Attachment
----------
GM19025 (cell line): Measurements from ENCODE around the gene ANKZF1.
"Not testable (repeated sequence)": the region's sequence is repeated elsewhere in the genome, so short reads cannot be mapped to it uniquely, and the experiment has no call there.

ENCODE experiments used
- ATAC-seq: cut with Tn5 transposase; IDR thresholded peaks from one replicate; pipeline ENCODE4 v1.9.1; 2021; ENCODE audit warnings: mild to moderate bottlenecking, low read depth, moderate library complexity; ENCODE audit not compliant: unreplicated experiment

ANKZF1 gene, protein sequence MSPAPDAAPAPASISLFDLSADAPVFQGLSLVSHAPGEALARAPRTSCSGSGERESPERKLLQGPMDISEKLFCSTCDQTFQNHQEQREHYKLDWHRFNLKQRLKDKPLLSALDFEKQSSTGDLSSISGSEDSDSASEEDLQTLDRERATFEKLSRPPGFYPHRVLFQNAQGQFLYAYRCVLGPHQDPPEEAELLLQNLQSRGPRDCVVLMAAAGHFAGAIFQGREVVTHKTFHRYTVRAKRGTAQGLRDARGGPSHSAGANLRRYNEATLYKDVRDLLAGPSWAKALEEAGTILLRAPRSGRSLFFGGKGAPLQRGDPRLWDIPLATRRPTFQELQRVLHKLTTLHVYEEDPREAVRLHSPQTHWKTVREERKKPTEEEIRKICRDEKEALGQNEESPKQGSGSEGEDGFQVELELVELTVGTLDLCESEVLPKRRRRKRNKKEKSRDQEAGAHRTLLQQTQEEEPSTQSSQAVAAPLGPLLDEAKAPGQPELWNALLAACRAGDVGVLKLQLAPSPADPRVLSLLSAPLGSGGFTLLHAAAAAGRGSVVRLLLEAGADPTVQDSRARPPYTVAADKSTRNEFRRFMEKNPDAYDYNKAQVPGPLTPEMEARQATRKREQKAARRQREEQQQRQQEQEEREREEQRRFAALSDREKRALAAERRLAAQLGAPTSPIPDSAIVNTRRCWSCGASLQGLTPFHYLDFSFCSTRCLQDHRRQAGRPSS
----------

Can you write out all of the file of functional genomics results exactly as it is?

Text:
GM19025 (cell line): Measurements from ENCODE around the gene ANKZF1.
"Not testable (repeated sequence)": the region's sequence is repeated elsewhere in the genome, so short reads cannot be mapped to it uniquely, and the experiment has no call there.

ENCODE experiments used
- ATAC-seq: cut with Tn5 transposase; IDR thresholded peaks from one replicate; pipeline ENCODE4 v1.9.1; 2021; ENCODE audit warnings: mild to moderate bottlenecking, low read depth, moderate library complexity; ENCODE audit not compliant: unreplicated experiment

ANKZF1 gene, protein sequence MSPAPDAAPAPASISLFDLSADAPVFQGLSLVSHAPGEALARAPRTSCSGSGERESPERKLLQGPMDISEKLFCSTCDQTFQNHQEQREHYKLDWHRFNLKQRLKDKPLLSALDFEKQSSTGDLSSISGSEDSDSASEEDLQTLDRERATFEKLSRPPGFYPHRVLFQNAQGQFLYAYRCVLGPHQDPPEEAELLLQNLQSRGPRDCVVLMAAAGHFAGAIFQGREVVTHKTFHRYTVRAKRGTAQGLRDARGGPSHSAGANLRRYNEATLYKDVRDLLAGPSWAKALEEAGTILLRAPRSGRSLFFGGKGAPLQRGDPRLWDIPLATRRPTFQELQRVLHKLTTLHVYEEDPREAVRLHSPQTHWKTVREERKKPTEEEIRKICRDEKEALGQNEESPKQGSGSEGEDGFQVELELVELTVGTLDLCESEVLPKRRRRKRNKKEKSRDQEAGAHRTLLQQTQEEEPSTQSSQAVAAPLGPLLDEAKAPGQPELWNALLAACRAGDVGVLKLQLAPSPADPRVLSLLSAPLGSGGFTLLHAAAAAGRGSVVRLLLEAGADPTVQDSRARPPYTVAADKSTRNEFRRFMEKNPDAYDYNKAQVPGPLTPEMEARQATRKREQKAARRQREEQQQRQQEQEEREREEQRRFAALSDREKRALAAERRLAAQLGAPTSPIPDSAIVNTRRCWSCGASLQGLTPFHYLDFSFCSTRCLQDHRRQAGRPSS